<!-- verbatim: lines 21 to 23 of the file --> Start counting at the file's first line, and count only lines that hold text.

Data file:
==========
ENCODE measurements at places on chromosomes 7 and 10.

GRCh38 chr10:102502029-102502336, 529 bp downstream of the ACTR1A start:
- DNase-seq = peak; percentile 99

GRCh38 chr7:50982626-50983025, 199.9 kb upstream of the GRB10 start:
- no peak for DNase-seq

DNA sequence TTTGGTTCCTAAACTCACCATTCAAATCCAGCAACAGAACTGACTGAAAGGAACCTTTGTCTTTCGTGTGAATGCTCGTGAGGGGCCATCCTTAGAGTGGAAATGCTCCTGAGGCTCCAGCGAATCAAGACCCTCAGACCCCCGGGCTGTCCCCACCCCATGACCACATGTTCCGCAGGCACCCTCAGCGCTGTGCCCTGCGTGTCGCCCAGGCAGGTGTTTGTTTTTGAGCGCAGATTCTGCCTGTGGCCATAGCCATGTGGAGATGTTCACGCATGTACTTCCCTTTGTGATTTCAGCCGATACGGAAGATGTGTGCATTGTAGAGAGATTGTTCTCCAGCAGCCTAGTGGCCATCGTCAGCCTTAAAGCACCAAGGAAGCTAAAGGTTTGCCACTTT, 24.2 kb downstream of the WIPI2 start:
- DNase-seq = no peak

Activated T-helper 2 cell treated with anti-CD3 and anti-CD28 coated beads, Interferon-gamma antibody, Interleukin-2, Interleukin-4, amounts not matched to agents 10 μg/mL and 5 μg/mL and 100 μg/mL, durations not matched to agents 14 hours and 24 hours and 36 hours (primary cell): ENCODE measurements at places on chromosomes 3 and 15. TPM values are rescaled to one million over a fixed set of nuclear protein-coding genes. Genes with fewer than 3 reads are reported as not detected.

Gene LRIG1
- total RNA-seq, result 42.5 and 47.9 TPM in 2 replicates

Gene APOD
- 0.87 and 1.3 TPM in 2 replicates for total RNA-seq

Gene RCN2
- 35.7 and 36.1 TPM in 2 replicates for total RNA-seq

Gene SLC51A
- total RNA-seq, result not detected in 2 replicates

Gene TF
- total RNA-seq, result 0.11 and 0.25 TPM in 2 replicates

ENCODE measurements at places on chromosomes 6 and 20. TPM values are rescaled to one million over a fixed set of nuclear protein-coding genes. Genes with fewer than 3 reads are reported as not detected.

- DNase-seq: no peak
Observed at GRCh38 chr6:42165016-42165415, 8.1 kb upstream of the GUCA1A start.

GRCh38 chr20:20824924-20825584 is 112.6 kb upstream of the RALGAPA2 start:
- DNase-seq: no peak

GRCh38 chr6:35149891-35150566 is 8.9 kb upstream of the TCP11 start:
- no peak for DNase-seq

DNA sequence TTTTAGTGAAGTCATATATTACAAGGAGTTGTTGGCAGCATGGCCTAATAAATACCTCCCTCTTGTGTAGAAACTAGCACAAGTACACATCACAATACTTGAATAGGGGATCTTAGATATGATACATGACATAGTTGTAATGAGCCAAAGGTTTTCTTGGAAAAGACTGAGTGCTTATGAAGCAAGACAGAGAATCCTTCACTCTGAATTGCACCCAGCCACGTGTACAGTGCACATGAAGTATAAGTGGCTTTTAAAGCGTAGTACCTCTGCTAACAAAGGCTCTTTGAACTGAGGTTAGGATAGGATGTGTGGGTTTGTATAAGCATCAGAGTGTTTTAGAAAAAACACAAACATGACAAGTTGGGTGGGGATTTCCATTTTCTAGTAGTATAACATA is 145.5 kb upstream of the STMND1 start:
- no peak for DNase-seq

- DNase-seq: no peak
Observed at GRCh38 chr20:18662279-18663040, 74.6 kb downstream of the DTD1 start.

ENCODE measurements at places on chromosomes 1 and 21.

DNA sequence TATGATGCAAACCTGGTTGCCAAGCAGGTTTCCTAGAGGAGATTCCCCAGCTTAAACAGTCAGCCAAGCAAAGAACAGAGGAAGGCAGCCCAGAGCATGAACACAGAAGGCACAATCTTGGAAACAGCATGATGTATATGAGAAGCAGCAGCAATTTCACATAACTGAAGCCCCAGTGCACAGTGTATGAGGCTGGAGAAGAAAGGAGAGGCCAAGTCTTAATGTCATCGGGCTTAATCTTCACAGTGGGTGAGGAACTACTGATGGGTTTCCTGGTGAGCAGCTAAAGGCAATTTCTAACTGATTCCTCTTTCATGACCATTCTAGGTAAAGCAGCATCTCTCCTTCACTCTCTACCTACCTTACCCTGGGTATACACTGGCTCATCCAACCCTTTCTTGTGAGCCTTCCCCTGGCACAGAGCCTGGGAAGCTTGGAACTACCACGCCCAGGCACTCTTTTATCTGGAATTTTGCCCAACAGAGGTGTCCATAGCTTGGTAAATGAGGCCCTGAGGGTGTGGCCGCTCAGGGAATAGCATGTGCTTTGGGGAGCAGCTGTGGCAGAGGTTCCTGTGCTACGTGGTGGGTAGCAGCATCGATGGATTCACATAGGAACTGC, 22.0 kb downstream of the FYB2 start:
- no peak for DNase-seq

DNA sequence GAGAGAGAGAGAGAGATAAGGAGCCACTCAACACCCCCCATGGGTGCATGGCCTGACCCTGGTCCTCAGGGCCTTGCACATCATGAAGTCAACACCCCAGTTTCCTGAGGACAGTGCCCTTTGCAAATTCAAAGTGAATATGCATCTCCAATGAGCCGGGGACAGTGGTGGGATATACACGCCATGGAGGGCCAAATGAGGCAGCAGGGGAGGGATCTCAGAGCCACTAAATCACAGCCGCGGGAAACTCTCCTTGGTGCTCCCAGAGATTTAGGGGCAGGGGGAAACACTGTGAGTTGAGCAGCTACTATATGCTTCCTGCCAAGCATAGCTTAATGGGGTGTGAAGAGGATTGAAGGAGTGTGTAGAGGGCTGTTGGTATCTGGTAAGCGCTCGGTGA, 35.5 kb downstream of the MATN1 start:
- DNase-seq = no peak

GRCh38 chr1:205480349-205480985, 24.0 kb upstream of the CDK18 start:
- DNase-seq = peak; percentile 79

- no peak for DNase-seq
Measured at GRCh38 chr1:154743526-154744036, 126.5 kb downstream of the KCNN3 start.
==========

Observed at GRCh38 chr6:42165016-42165415, 8.1 kb upstream of the GUCA1A start.

GRCh38 chr20:20824924-20825584 is 112.6 kb upstream of the RALGAPA2 start:
- DNase-seq: no peak